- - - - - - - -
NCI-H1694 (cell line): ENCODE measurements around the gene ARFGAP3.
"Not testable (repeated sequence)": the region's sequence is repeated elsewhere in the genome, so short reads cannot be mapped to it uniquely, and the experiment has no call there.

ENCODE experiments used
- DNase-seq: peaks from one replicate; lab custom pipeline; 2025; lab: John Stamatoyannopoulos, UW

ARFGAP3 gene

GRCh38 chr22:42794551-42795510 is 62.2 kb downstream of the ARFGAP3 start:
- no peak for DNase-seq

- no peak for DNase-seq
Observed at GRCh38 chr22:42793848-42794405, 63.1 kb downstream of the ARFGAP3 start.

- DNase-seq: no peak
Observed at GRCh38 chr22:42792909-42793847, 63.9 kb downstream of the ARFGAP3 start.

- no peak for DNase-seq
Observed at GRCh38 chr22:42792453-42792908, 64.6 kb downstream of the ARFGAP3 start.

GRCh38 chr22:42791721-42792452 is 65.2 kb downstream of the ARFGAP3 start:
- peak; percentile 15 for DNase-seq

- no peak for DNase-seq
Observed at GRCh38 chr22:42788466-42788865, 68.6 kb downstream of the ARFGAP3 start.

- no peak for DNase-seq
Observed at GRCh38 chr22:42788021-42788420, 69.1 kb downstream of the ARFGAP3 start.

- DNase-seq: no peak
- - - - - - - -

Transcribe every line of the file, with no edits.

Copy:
NCI-H1694 (cell line): ENCODE measurements around the gene ARFGAP3.
"Not testable (repeated sequence)": the region's sequence is repeated elsewhere in the genome, so short reads cannot be mapped to it uniquely, and the experiment has no call there.

ENCODE experiments used
- DNase-seq: peaks from one replicate; lab custom pipeline; 2025; lab: John Stamatoyannopoulos, UW

ARFGAP3 gene

GRCh38 chr22:42794551-42795510 is 62.2 kb downstream of the ARFGAP3 start:
- no peak for DNase-seq

- no peak for DNase-seq
Observed at GRCh38 chr22:42793848-42794405, 63.1 kb downstream of the ARFGAP3 start.

- DNase-seq: no peak
Observed at GRCh38 chr22:42792909-42793847, 63.9 kb downstream of the ARFGAP3 start.

- no peak for DNase-seq
Observed at GRCh38 chr22:42792453-42792908, 64.6 kb downstream of the ARFGAP3 start.

GRCh38 chr22:42791721-42792452 is 65.2 kb downstream of the ARFGAP3 start:
- peak; percentile 15 for DNase-seq

- no peak for DNase-seq
Observed at GRCh38 chr22:42788466-42788865, 68.6 kb downstream of the ARFGAP3 start.

- no peak for DNase-seq
Observed at GRCh38 chr22:42788021-42788420, 69.1 kb downstream of the ARFGAP3 start.

- DNase-seq: no peak